Thursday, January 26, 2012

Make your own Yogurt

At our house we make two and a half quart jars every two weeks. We are blessed here in Petaluma to be surrounded by organic dairies. The Clover processing plant is literally a few blocks away. We pick up a half gallon of organic milk at the grocery store. My friend Karen has a cow-share here in town so she's getting raw milk. I keep meaning to look into that. That would be the way to go.


So, most recipes have you heat the milk to 114 degrees. The milk we buy at the store is already pasteurized. So, I only heat it to 80 degrees just to get it warm enough to warm up the culture I'm putting in it.


I take a few tablespoons of my previous batch of yogurt and put it in each jar. Into that I pour my 80 degree milk and stir. I then put the lids on the jars and stick them in the oven overnight. We are blessed to have an old stove with a pilot light. It stays 150 degrees in the oven all of the time. I know that if you search for alternative methods of keeping the yogurt warm you will find many options. My friend Karen heats towels in the dryer, wraps them around her jars and puts them in a cooler.



It all takes 5-10 minutes to do. In the morning we have fresh warm yogurt for breakfast. I often do this in the evening before bed. It only needs to stay warm for 8 hours or so. I've forgotten it in the oven for up to 18 hours and it's just fine.

I have heard that if you use the same culture strain too many times it will eventually be unable to culture the milk fully. I have not had this happen but every month or so we end up eating all of the yogurt in the fridge and I buy a small container of plain yogurt and start over. Straus is very tart, Siggie's is sweet, Nancy's has the largest variety of cultures and is recommended following a round of antibiotics. We like the mild taste of Clover's organic yogurt so that's what we usually pick up.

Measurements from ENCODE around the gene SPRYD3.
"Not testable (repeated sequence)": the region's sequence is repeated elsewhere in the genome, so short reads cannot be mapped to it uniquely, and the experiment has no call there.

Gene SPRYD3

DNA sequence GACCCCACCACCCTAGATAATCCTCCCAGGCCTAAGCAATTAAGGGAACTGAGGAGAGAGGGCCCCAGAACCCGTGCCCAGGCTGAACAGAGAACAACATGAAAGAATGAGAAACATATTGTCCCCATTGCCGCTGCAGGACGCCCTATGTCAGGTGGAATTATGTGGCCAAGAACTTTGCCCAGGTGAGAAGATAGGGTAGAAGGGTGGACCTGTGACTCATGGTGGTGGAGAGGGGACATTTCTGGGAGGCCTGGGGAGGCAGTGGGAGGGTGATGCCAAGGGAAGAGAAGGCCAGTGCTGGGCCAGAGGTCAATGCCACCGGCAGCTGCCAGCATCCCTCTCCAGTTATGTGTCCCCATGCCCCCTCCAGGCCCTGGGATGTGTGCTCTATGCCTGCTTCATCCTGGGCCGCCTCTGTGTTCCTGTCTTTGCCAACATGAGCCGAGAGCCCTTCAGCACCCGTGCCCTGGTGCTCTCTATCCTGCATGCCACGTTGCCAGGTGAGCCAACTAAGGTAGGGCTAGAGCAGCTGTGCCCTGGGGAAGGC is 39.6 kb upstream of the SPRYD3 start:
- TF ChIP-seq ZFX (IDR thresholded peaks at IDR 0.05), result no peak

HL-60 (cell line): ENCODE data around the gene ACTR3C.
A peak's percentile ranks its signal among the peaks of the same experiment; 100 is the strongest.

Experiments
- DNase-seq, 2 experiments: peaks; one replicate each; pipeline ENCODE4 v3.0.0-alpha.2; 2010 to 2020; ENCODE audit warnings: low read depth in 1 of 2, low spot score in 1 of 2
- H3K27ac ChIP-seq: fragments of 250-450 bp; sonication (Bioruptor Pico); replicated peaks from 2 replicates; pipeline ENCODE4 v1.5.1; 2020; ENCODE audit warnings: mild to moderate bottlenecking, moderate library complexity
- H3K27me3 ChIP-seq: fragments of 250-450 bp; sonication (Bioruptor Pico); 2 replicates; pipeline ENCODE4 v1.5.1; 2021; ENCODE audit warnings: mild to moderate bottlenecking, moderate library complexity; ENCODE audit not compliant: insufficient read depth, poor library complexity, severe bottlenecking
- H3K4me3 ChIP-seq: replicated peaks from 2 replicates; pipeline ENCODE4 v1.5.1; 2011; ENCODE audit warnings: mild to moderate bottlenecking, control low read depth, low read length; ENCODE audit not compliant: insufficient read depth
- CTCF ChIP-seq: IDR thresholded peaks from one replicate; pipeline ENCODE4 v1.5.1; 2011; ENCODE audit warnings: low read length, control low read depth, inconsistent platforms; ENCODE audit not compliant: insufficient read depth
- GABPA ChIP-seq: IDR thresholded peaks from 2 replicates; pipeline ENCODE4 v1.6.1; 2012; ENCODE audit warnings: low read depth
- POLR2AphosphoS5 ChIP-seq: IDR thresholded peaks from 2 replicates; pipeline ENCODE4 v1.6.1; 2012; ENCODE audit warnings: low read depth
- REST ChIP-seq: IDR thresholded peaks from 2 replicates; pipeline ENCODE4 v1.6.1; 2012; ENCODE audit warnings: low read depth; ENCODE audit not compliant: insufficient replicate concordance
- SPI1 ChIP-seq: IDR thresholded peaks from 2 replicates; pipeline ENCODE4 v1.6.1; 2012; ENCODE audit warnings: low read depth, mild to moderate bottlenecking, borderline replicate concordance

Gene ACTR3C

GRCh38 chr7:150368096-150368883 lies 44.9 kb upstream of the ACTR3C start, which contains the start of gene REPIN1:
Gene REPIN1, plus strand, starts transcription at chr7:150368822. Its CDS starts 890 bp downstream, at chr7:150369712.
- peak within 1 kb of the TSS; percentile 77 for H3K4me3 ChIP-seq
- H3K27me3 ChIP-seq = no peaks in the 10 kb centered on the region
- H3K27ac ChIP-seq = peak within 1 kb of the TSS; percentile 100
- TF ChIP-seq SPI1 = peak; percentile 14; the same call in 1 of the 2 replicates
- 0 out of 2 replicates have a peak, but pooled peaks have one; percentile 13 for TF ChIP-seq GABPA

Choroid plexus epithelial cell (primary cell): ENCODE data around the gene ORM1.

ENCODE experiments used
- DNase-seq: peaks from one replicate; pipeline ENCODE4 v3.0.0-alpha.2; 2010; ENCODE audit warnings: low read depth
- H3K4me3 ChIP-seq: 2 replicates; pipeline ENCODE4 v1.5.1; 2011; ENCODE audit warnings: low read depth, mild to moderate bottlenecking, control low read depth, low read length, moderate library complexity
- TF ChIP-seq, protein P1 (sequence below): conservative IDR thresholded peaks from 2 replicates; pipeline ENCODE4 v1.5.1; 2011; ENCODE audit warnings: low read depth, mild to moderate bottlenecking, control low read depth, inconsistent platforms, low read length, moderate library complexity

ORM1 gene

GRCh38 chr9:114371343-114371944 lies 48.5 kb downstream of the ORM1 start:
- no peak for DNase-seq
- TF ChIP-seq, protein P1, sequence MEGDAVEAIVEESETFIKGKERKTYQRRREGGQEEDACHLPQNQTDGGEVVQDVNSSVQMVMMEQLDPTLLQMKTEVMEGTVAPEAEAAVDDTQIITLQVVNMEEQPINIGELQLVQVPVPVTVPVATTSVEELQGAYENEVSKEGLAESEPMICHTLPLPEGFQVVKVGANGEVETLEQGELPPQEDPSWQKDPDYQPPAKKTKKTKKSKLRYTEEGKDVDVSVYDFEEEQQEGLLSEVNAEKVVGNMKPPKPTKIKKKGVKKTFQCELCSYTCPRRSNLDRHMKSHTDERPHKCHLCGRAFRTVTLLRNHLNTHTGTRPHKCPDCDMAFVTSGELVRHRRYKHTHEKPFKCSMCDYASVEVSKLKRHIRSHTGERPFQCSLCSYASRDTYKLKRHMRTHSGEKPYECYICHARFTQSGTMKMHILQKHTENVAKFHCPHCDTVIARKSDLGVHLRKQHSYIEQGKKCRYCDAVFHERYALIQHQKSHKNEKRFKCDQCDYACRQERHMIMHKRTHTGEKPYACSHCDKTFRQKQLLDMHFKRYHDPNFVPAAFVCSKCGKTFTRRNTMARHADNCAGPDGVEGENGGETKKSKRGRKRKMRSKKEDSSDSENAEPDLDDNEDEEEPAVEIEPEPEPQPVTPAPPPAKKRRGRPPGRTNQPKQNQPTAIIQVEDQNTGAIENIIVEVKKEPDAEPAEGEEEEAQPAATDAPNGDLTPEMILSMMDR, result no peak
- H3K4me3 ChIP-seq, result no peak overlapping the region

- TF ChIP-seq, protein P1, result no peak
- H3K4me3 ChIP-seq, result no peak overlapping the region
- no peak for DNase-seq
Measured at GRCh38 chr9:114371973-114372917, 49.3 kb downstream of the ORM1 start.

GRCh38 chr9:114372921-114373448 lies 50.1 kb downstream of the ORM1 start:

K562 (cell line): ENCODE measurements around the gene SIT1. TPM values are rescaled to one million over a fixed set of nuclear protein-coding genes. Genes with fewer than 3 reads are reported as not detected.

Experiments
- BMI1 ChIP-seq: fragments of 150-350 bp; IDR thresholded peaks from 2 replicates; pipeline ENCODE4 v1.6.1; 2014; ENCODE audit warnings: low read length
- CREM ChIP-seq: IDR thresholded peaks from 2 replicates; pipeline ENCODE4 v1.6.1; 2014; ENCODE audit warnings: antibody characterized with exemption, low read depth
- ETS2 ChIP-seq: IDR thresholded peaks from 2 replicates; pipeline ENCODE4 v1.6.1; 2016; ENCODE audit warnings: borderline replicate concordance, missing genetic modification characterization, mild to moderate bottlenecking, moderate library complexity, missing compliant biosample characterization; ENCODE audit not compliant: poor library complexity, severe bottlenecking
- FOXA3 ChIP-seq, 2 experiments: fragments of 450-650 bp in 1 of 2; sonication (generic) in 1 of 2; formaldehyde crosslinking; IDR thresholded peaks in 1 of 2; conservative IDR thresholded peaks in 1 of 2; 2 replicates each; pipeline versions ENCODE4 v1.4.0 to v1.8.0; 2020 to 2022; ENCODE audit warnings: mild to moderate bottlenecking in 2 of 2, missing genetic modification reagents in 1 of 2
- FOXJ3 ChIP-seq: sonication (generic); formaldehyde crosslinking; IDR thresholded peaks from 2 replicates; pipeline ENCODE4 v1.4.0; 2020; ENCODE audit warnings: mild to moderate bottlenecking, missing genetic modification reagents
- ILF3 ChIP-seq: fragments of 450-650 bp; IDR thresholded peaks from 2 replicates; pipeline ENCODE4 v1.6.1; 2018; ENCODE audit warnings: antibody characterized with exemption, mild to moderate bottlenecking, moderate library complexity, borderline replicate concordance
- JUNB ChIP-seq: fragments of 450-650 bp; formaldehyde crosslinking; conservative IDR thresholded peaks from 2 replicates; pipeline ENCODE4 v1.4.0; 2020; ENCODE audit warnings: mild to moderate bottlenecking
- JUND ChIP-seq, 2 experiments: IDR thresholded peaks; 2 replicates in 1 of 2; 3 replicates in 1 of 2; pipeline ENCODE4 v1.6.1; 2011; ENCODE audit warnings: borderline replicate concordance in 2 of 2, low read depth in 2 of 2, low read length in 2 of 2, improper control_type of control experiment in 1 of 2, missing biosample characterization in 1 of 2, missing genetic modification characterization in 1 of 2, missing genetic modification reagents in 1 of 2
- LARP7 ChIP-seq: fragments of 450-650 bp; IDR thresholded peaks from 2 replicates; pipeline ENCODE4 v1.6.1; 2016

I make yogurt for my neighbors and their kids like it thick so I add some powdered milk to the yogurt I'm using as a culture. It works. Yum!

Rain! It's about time.

We've just weathered the FIRST storm of the season and it's January 26th. Our area got up to 4 inches of rain in just a few days. Luckily, our rainwater catchment tanks were down to 700 gallons. That amount came from the only other bit of rain we've had this Winter which was months ago. We let the first day if this storm's rain rinse off the roof then turned the valve and sent all that glorious water to our tanks.


We've got two 1350 gallon water tanks and a 150 gallon stock tank (duck pond). The first night of the storm brought us the remaining 2000 gallons we needed and the rest came out of the overflow pipe to flush the duck pond. It rained for two or three more days and we now have a VERY clean pond! The fish are happy, the ducks are happy, we're happy. You get the picture.


We need more tanks!

Our tanks come from Tank Depot. We order online and have them delivered to our driveway. They are lightweight and if you have the clearance you can just roll them into place. We have them on base rock platforms framed with rot-resistant wood.

The duck pond stock tank was purchased on Craigslist. It's the Rubbermaid brand. Whenever possible we buy things used but you can find these tanks at any good feed store.

Remember- The problem is the solution. We used to have big issues with water around our house foundation. Now, we don't and we also save money on water for our livestock and gardens.

Rainwater is precious. It does not belong in a storm drain. Catch it, slow it, sink it.